People nestle in like ticks to discuss the subjunctive . . .


If this second of three discussion sessions had an organizing concern, it had to do with speed versus slowness in the accumulation and dissemination of knowledge. A Classics professor noted the pleasure specialists take in lingering over the fine points of grammar (“people nestle in like ticks to discuss the subjunctive”), while an American Studies specialist noted that the long form of the dissertation is linked to long forms of attention, expressing a worry that the latter might be lost when there is a push to make things more easily digested. A Musicologist, noting time-to-degree pressures, suggested that graduate students are increasingly reluctant to delve into areas of specialization that require facility in a foreign language.


The group, which also included a poet and two historians, saw the value in short-form and swiftly-published modes of writing like the blog and the tweet, recognizing how they can get students writing about their intellectual projects sooner and more regularly (“writing is a muscle; you need to be writing every single day,” noted a scholar/blogger), and how they make work accessible to a broader public (in a “turn toward public history and public writing”). One participant noted how an ability to write for different audiences will serve students interested in careers as diplomats and grants administrators, many if not most of whom have PhDs. Another person noted that a recent history PhD built a large network of people interested in her work by means of blogging and tweeting research in progress.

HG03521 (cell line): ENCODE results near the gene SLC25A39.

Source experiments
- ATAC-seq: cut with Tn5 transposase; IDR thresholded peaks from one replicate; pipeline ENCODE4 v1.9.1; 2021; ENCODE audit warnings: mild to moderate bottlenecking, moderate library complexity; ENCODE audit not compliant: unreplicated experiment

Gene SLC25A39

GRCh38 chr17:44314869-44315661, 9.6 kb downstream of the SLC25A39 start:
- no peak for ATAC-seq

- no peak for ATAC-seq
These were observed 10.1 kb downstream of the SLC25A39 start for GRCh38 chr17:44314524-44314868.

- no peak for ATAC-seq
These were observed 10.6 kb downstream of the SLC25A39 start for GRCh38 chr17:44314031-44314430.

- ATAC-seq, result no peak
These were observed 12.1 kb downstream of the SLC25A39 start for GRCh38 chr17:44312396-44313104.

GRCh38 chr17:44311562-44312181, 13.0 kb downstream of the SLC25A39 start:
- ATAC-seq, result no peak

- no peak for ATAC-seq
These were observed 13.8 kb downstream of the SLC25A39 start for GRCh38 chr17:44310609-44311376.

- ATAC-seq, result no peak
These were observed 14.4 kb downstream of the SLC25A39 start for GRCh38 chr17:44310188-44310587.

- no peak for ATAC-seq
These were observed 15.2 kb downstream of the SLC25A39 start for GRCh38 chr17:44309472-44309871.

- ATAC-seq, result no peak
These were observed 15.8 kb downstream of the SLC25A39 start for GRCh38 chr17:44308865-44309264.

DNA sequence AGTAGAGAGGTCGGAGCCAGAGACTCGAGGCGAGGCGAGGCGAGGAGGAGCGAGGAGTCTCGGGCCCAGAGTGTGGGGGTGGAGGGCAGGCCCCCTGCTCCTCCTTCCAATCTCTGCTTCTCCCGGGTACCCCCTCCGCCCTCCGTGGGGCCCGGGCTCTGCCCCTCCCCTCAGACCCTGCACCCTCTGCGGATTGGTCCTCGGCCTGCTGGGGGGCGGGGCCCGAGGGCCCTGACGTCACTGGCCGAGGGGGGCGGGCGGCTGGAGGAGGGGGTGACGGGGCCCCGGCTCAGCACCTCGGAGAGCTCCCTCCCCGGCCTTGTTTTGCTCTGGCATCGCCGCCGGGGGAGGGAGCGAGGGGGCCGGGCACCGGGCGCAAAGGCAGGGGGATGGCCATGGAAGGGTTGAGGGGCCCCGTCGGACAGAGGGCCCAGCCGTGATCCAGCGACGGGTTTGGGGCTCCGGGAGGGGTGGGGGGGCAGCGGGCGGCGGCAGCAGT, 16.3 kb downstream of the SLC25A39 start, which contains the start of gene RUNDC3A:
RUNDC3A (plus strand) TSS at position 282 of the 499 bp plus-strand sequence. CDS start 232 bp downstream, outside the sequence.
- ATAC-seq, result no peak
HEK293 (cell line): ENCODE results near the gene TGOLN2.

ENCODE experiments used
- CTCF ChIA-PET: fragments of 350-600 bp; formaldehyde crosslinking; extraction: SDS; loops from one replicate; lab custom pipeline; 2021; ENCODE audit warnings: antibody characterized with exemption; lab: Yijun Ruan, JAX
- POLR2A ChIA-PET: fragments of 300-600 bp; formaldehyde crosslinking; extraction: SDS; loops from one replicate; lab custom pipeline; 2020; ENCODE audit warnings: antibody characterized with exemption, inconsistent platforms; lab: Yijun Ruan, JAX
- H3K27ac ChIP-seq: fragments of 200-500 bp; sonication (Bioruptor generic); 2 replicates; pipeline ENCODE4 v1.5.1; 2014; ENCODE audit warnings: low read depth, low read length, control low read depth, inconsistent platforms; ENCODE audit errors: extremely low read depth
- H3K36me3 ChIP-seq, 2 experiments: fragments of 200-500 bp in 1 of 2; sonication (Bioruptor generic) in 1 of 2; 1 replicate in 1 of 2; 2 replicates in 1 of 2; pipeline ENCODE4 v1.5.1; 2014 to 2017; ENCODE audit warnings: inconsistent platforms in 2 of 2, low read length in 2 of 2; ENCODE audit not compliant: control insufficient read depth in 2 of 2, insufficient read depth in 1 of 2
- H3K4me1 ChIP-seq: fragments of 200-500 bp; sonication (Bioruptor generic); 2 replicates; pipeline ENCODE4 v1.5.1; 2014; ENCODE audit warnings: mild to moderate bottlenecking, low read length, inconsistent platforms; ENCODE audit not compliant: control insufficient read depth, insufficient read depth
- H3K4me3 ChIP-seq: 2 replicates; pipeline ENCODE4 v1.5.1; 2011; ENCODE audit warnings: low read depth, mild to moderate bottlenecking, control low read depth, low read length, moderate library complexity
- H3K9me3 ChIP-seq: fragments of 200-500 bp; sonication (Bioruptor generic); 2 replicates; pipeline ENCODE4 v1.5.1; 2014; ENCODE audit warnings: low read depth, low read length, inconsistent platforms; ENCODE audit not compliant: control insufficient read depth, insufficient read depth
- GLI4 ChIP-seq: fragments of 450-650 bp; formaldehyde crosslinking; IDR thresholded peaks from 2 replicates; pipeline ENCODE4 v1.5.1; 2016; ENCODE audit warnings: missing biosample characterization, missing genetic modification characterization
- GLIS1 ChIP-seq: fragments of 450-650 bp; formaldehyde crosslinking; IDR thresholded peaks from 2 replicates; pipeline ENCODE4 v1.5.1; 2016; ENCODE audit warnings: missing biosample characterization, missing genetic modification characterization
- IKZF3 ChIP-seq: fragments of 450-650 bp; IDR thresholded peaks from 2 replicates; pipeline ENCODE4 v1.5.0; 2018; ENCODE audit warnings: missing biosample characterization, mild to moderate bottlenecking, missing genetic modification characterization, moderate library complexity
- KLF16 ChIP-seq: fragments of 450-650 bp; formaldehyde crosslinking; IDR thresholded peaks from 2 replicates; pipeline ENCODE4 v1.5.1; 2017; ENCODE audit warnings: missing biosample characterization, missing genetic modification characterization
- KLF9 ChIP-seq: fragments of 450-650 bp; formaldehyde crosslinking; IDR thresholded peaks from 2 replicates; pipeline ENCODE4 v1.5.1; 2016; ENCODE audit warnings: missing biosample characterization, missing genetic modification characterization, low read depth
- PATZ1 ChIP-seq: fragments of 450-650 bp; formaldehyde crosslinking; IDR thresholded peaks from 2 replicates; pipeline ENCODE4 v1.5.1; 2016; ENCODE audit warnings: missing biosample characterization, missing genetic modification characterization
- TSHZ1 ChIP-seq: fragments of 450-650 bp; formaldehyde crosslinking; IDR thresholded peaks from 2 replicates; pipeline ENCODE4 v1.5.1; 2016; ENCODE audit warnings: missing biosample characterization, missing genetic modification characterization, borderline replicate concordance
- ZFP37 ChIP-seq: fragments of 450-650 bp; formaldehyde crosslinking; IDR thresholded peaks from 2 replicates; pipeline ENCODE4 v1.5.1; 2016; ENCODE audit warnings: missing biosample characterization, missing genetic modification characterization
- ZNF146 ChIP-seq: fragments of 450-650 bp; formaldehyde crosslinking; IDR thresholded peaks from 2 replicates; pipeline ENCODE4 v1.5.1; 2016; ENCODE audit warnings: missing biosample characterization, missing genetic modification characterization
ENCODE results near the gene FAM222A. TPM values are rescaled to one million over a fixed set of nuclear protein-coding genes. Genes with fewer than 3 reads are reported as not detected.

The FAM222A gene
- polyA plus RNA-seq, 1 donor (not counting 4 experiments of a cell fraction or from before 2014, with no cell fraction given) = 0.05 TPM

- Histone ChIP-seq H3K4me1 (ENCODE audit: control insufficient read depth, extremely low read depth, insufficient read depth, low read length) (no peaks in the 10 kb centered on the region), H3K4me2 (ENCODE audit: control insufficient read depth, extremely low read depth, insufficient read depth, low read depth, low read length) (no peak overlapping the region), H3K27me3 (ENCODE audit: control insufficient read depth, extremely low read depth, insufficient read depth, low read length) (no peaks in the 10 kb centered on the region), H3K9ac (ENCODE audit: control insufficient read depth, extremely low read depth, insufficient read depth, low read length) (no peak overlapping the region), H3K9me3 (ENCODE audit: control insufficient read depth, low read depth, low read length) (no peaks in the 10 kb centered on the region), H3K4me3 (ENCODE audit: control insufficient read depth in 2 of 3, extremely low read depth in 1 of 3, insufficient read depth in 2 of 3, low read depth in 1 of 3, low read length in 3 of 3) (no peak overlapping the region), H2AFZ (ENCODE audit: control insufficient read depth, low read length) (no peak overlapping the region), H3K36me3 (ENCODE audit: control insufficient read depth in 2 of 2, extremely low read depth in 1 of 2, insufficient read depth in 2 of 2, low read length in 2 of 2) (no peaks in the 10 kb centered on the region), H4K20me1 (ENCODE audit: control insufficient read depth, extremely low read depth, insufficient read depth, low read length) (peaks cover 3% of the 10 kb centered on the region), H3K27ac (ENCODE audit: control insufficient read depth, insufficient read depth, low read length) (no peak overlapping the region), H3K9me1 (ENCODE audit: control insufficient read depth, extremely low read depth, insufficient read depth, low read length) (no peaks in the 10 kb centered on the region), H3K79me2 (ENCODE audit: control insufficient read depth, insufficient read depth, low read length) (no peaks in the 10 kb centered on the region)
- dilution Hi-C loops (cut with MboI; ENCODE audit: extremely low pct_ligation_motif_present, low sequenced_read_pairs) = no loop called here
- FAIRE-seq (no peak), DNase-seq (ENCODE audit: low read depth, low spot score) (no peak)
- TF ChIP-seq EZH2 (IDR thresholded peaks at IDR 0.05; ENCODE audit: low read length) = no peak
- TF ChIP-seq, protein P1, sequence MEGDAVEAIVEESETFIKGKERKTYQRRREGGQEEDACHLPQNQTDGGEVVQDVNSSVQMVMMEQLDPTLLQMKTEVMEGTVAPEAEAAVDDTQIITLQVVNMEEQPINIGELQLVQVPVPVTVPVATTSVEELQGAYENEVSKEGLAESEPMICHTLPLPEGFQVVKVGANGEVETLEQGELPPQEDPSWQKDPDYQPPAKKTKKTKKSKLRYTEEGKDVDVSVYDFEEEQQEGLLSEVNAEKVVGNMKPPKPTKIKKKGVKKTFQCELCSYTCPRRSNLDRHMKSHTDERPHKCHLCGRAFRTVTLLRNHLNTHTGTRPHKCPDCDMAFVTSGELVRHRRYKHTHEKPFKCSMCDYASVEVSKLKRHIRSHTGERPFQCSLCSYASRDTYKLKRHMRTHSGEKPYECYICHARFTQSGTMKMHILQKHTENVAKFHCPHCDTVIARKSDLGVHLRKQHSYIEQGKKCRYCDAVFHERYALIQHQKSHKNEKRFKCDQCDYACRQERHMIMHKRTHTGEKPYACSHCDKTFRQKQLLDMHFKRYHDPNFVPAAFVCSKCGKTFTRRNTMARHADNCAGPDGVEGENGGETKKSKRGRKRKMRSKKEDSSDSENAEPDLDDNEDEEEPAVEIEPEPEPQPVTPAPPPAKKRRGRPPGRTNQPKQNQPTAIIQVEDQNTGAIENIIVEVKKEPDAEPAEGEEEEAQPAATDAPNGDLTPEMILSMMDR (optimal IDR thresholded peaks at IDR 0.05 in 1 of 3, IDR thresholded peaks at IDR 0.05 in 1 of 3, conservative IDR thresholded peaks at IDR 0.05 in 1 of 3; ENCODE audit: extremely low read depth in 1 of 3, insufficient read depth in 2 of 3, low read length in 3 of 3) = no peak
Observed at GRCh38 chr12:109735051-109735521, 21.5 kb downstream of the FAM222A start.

The group also discussed how university hiring practices might serve students making the transition from graduate school to the job market. Participants speculated about whether the UI could forge relationships with other institutions so that, for example, rather than developing post-docs for our PhDs, we developed post-doc relationships with other universities. In this way, our recent graduates could be exposed to new ideas and ways of doing things at other institutions, and those institutions’ recent PhDs could do the same at the UI. A similar relationship might be imagined for alt-ac internships.


Some of the participants’ personal priorities are communicated on the index cards included in this post.